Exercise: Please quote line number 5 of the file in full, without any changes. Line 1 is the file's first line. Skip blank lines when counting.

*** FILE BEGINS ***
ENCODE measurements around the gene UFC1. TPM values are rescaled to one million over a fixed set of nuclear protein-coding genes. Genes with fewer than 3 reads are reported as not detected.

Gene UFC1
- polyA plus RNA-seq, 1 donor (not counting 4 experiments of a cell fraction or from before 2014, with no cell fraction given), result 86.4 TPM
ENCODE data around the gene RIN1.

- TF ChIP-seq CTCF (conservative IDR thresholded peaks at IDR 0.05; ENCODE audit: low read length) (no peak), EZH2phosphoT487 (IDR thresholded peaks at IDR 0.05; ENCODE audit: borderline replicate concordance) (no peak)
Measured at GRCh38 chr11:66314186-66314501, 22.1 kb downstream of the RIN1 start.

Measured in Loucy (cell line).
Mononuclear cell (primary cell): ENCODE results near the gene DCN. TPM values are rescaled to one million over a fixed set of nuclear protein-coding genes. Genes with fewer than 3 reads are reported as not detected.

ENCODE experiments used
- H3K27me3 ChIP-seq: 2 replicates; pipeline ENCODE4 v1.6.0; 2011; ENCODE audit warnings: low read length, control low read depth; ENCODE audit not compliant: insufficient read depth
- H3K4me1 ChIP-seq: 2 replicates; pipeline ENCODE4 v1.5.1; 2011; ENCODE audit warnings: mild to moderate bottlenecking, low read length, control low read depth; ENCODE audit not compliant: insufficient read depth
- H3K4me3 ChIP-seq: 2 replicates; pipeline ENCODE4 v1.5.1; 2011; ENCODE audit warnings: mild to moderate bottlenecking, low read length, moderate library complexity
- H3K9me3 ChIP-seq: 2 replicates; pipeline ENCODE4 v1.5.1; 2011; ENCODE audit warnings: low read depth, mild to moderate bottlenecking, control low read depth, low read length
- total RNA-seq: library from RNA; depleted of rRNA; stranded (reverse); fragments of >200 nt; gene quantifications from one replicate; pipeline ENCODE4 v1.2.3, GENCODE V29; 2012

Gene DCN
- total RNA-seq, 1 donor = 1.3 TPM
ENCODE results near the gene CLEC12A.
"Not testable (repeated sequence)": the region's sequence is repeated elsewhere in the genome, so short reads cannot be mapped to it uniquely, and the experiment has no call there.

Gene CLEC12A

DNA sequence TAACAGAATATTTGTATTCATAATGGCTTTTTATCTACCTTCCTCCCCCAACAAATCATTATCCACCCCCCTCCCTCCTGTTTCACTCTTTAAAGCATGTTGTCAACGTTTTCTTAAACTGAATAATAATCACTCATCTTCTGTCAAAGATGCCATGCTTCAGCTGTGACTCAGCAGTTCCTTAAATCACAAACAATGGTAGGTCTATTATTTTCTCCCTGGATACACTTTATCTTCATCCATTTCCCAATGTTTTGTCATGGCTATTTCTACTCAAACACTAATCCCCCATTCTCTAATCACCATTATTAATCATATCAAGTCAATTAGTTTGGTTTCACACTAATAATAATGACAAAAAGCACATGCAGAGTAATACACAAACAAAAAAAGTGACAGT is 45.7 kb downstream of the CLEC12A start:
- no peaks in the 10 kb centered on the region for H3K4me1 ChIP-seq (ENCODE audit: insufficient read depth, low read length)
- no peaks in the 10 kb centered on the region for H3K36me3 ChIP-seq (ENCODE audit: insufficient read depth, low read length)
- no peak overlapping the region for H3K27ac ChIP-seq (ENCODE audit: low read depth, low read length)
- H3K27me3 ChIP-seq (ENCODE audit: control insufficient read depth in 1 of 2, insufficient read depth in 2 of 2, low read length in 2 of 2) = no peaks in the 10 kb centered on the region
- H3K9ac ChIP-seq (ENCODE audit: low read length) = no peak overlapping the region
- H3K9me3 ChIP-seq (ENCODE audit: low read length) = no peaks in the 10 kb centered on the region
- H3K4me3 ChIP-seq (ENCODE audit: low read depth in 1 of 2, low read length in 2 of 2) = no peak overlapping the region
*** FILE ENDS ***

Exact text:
- TF ChIP-seq CTCF (conservative IDR thresholded peaks at IDR 0.05; ENCODE audit: low read length) (no peak), EZH2phosphoT487 (IDR thresholded peaks at IDR 0.05; ENCODE audit: borderline replicate concordance) (no peak)